Look at the fans of the two Star Wars trilogies: they’ve created hundreds of stories and artworks based on three movies apiece.  Qui-Gon/Obi-Wan slash is thriving with a pair from one movie that were together for perhaps one-third of it! 


What do Modern Era DC fans have?  Twenty-two years of canon!  That’s a lot of canon to work with, folks! 


We as fans take from canon as our starting point, but those of use who create our own stories or artwork are essentially creating our own universes, anyway.  Slash fans do, as gay relationships are very rare in canon.  We are reclaiming the texts as our own, and since we don’t make money off them, we’re left alone (and, yes, I know about the upcoming Copyright Bill and LJ and all that, but for the sake of argument, I’m saying that fandom will continue as is).


If you don’t like the new DC canon, use the older ones and keep writing and drawing.  DC can do anything they want with canon, since it their characters.


As fans, we can take that canon, or any canon which in my eyes is legitimate whether Golden, Silver, Bronze, or Modern, and keep creating using the characters we love.  Are you going to forget your characters if DC kills them off or winks them out of existence?  Of course not!  It’s up to us the fans to keep them alive and in our fic, or at least have their passing acknowledged.  Take the basic core of the characters and run with ‘em!  And you can ignore Final Crisis just like you can ignore any Crisis, if you so choose.  


Think of it this way: modern comics started in 1938 with the debut of Superman.  By the early ‘50s, a lot of comics and heroes had gone by the wayside, and in 1956, DC did a reboot of sorts by creating the new Flash (Barry Allen) and creating the Earth-One/Earth-Two scenarios.  For 20 years, we enjoyed the Silver and Bronze Ages, then the COIE hit in 1986 and produced the Modern Era.  Now, 22 years later, another reboot is rumored.  I would guess they will always reboot canon every 20 years or so.  Right now their flagship characters, Superman and Batman, could be grandfathers (if Dick paired up with Roy, Lian would be Bruce’s granddaughter, right? J), and Ollie already is with Lian as his granddaughter.  Somehow a youth-worshipping society isn’t into heroes who are old enough to be grandparents, which of course is ageism but that’s the world we live in!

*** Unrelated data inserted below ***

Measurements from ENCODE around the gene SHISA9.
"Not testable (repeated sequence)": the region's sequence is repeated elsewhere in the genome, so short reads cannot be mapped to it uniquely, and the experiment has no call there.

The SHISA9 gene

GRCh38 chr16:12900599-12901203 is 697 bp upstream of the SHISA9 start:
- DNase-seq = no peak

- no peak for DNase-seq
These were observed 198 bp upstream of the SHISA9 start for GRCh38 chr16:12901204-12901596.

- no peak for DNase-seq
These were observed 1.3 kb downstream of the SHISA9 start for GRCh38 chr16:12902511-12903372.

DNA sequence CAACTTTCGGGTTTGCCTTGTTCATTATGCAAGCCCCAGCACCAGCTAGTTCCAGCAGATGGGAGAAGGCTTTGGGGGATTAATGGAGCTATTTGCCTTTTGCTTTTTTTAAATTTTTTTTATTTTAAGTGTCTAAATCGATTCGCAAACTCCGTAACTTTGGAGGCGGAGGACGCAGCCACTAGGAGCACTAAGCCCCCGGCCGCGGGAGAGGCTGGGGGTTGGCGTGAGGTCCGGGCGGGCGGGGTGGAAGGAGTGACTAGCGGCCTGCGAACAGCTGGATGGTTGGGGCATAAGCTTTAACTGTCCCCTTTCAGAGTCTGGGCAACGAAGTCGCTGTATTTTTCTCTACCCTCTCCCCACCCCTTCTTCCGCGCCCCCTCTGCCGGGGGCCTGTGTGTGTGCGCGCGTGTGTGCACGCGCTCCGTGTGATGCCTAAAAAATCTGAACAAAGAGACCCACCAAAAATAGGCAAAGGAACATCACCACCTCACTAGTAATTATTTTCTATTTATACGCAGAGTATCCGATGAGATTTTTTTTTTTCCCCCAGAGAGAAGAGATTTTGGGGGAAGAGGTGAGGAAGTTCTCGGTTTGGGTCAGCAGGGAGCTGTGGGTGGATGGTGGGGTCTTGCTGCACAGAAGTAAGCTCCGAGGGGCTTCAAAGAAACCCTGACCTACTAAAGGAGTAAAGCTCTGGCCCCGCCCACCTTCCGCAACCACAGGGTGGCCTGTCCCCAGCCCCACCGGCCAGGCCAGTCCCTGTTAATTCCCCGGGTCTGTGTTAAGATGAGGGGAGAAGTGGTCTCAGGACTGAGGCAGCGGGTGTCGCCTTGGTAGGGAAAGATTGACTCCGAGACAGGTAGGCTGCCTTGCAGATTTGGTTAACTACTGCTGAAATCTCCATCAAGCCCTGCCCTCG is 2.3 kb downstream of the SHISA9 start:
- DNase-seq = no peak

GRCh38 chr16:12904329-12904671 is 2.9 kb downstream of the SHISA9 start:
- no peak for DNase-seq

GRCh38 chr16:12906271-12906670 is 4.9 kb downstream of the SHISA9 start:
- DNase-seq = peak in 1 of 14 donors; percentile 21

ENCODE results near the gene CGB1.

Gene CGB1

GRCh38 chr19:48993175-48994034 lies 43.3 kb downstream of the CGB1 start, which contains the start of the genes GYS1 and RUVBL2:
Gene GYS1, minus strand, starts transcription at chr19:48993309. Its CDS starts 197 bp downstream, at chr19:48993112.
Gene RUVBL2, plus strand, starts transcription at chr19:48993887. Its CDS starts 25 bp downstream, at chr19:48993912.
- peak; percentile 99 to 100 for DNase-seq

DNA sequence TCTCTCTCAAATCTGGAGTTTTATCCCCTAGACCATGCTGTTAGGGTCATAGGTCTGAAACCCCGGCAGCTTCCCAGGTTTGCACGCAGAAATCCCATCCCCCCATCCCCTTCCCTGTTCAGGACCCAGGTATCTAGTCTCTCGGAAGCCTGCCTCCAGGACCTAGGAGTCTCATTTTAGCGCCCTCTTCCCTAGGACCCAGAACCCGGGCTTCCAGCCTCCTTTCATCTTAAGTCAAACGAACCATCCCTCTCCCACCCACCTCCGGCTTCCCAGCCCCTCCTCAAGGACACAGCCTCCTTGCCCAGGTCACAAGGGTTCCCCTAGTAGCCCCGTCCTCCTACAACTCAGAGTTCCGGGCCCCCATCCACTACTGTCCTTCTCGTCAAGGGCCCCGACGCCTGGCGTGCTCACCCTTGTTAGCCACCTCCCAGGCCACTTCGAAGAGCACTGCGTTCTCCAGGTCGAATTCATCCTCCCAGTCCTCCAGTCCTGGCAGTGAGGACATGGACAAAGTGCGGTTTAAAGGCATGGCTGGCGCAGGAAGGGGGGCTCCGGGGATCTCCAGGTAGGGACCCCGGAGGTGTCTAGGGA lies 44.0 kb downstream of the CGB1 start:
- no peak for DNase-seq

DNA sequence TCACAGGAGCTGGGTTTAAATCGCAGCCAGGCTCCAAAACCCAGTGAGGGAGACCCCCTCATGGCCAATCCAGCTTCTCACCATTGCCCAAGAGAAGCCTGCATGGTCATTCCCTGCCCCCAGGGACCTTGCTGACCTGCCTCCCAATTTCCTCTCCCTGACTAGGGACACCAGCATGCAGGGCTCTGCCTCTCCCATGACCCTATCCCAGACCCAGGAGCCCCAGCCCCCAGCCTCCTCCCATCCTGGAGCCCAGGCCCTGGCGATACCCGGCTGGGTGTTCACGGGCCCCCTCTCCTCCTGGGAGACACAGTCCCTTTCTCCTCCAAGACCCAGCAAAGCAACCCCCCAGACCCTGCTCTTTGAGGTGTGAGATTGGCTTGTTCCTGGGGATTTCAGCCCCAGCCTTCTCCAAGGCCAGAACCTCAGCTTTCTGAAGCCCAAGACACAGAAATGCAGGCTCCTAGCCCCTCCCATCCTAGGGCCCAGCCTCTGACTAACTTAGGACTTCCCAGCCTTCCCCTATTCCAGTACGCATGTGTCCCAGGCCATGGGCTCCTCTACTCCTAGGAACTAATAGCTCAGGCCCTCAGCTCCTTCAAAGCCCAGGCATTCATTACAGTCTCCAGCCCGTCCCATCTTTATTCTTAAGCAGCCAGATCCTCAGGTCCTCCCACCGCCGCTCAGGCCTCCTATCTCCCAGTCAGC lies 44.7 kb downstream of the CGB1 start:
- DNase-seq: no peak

So you’ve got lots of canon to work with.  The new canon will most likely be good in some ways, awful in others, and will take a while to sort out.  See what happens.  Try it out.  I did before I left, and back then, there were no Internet options, my friends.  Fandom was more geared toward TV shows and movies, and comics fandom was mainly discussing what went on in the books.  Comics fandom as we know it today didn’t exist, or at least I wasn’t aware of it.  The only option for me was to walk away.  And when I found a viable on-line fandom, I created a niche for myself and happily filled it.


We have a thriving, viable on-line fandom with loads of creativity.  Are we going to let a reboot (if it happens) destroy our love for the characters and drive us away?  That would be like letting the fundies or Congress succeed in destroying fandom in general without a fight!


Canon?  We don’t need no stinkin’ canon!  J


Or, at least, we’ve got plenty of them from which to choose.           





Tags: dc comics, essay, reboot